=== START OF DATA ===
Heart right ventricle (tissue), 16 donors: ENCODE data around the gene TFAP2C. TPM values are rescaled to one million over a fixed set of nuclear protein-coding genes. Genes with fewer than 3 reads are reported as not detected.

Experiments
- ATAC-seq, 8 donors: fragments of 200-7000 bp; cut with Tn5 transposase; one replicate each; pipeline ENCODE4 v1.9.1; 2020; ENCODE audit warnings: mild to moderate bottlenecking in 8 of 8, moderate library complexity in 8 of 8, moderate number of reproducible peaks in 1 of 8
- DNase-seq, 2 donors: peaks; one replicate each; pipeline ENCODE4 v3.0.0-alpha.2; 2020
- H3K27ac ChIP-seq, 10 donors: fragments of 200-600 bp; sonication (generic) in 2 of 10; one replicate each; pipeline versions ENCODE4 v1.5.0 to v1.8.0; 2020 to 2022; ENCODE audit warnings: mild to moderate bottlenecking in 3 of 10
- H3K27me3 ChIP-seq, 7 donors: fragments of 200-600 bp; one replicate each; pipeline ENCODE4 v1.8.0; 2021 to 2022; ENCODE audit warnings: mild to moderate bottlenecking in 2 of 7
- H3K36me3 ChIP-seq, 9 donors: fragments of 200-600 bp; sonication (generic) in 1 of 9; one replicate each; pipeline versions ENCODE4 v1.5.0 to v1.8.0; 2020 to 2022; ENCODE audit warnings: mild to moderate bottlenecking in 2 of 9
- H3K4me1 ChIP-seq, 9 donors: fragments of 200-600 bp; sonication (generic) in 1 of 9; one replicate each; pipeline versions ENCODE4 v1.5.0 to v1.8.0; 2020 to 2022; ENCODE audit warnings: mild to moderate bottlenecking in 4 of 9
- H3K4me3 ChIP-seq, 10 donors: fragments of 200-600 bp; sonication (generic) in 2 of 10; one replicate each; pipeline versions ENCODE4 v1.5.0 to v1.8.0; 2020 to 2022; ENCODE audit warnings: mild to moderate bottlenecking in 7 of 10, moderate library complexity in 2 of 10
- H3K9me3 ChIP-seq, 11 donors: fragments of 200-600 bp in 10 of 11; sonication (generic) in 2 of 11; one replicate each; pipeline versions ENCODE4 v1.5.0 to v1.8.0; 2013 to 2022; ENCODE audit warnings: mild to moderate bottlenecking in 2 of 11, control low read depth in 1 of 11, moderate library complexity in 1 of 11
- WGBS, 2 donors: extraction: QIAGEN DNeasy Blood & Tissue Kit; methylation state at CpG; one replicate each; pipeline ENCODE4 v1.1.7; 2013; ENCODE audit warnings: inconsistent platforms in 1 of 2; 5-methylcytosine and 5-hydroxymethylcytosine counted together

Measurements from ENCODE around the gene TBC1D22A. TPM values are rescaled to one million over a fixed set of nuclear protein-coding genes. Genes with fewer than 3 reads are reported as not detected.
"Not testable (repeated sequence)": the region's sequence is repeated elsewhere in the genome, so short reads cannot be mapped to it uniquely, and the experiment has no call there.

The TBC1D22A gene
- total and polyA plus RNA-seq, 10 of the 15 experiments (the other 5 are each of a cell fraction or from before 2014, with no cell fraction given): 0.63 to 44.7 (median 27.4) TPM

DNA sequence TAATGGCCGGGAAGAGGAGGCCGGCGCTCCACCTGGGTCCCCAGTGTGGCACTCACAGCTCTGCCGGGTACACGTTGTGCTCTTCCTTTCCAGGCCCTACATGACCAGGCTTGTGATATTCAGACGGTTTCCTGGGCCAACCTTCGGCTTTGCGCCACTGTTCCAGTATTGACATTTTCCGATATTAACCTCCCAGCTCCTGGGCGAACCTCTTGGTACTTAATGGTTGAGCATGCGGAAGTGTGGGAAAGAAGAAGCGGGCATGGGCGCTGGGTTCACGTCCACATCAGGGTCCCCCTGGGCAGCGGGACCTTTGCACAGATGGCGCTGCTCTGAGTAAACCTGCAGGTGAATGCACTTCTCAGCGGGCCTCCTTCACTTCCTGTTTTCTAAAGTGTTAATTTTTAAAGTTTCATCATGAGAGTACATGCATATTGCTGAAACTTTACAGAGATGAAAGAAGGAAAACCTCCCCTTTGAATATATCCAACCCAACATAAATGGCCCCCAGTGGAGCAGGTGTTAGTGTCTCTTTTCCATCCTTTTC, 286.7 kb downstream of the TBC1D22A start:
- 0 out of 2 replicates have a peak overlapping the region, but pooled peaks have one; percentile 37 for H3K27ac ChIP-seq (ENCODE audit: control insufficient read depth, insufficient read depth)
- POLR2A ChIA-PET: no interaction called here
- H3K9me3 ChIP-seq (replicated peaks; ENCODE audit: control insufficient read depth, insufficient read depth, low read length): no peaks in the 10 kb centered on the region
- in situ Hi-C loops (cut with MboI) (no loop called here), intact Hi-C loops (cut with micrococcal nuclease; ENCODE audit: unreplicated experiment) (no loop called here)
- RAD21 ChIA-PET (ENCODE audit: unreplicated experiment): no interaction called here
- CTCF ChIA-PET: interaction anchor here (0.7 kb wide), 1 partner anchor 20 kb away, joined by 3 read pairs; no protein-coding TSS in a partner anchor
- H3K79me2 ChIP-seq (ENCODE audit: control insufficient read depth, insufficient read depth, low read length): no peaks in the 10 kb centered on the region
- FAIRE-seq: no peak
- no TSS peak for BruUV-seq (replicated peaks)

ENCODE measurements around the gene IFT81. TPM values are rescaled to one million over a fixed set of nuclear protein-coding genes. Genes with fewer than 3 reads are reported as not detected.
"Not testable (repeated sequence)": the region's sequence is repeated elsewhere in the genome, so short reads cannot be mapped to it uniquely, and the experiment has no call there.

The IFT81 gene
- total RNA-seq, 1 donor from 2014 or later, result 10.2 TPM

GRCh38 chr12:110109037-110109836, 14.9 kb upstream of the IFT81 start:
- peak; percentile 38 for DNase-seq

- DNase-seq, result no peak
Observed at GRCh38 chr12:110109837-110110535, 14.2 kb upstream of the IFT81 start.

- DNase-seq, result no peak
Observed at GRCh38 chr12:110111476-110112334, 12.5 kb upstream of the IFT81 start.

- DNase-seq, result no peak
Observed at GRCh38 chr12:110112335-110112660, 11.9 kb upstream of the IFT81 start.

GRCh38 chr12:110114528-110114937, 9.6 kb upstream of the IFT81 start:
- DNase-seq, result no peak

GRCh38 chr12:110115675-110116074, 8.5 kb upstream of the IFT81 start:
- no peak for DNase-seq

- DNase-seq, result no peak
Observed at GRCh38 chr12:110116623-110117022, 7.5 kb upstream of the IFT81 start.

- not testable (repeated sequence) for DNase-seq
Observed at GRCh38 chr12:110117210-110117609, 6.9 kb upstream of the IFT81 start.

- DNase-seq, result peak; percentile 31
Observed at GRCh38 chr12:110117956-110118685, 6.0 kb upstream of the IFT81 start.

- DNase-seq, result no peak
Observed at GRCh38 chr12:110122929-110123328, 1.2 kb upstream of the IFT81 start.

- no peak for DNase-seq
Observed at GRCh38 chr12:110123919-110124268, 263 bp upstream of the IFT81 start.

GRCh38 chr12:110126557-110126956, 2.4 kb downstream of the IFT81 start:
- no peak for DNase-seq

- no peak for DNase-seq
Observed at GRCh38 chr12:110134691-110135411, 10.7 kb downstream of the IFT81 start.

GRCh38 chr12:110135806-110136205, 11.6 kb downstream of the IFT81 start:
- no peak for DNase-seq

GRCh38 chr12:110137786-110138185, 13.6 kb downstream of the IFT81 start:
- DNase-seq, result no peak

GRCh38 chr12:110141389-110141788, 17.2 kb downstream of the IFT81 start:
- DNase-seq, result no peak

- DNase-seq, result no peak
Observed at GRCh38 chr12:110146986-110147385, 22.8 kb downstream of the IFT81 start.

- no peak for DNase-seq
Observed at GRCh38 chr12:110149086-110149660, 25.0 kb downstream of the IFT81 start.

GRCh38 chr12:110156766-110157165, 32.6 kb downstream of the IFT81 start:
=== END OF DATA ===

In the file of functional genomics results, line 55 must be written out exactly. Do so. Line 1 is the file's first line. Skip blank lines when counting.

Observed at GRCh38 chr12:110134691-110135411, 10.7 kb downstream of the IFT81 start.